Stocks rallied after the Trump Administration delayed some of the new trade tariffs planned for next month. The Dow is currently up 363 pts, the SPX is up 1.3% and the Nasdaq is up almost 1.6%. Not surprisingly, the leading sectors today—consumer discretionary, industrials, tech—are viewed as having the most vulnerability to an escalating trade war. By contrast, the two sectors seen as the safest in an uncertain global trade environment—utilities and real estate—are in the red today. The VIX Index, a common gauge of fear among options traders, fell back to 17.9 from 21 yesterday. European stock markets rallied sharply on the trade tariff news as well. Asian markets, however, were down overnight on civil unrest in Hong Kong. The US dollar continues to strengthen as the Chinese yuan weakens. But better investor sentiment today is propping up commodities. WTI crude oil spiked 3% to $56.80/barrel for no good reason. Bonds are selling off after an enormous 2019 rally. The 10-year Treasury Note yield bounced back to 1.68% this morning. Since investors’ primary concerns at the moment are 1) trade war, and 2) falling interest rates, any day in which rate rise will generally evoke risk-on sentiment.
US Trade Representative (USTR) Robert Lighthizer announced a 3-month delay in new trade tariffs on certain items such as cellphones, toys, computer monitors and laptops, footwear, and clothing. The USTR office noted the tariff exclusion process is ongoing. Not surprisingly, affected stocks rallied on the announcement. Apple Inc. (AAPL) and Target (TGT), for example, spiked nearly 5% in early trading. CNBC’s Jim Cramer says this move is a signal that President Trump doesn’t want the stock market to fall further on trade fears.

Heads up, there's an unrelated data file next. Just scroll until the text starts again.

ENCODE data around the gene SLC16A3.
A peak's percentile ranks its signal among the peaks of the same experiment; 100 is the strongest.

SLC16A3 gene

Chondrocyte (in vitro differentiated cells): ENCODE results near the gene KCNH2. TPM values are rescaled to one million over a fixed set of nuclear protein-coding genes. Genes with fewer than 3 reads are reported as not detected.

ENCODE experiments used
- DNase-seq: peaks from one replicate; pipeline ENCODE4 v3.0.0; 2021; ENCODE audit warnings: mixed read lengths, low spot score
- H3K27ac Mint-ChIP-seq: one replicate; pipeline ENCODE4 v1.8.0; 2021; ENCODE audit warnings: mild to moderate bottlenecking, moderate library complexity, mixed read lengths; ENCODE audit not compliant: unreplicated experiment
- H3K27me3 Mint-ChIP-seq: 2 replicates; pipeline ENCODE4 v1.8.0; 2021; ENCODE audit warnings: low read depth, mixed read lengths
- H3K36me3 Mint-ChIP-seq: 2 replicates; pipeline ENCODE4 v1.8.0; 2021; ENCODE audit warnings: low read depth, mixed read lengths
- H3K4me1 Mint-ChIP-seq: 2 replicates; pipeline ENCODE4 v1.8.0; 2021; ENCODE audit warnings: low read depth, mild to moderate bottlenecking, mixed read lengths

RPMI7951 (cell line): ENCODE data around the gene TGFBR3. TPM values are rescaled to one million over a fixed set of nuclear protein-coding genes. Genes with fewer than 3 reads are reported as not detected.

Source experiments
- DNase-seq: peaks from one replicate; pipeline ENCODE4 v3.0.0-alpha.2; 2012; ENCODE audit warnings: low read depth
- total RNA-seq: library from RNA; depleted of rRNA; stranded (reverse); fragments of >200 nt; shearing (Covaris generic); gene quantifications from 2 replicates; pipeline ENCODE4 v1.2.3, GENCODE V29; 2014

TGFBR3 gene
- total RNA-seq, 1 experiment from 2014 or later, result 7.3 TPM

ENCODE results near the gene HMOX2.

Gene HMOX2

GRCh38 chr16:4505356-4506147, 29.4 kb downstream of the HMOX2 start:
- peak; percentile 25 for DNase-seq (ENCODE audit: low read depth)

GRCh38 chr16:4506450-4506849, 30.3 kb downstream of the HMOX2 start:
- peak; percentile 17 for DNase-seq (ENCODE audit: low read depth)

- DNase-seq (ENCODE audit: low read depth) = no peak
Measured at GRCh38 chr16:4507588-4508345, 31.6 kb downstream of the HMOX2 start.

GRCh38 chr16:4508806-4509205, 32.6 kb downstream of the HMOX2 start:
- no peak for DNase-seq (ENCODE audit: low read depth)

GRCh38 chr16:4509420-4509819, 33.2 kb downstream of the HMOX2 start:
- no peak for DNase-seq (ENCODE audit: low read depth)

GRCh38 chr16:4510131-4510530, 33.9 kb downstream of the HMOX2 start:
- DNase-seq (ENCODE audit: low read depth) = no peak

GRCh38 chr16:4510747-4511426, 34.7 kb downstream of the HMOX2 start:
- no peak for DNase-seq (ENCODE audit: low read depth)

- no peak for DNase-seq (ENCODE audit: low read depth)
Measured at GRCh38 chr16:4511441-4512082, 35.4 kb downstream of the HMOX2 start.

The Consumer Price Index (CPI) accelerated in July, rising to 1.8% year-over-year growth from 1.6% in the prior month. Core CPI—which excludes food & energy—accelerated to 2.2% from 2.1%. Both reading were higher than economists expected. The bottom line is that retail price inflation is firming, not falling and this presents some problems for the Federal Reserve and for stock market bears. The Fed’s recent rate cut was partly the result of a slower inflation outlook. This report raises the question, did they react too quickly by adding stimulus when it is not needed? And what about the pervasive bear market narrative that says falling interest rates are predicting recession around the corner? As that narrative goes, the 10-year Treasury yield is falling because economic growth & inflation expectations are diving. But if inflation is firming around 2% and growth is stabilizing around 2%, the chances of economic recession are relatively low.
Goldman Sach’s David Kostin agrees, saying in a CNBC interview that the fundamentals of the economy are OK. Unemployment remains very low, we have positive real wage growth, and consumer confidence is reasonably elevated. The economy should be able to grow 2% with inflation at 2%, and corporate earnings should grow about 3% this year. So then the volatility we’re seeing right now is a reset in stock market valuation. Since the trade war is likely to drag on, investors are trying to figure out the appropriate P/E ratio for the market. Further, he says lower interest rates should support the stock market. With the 10-year Treasury yield at 1.7% and the earnings yield on the S&P at 5.7%, stocks looks much more attractive than bonds. The gap between those figures is very wide compared with historical norms. “You have to look at equities in that context.”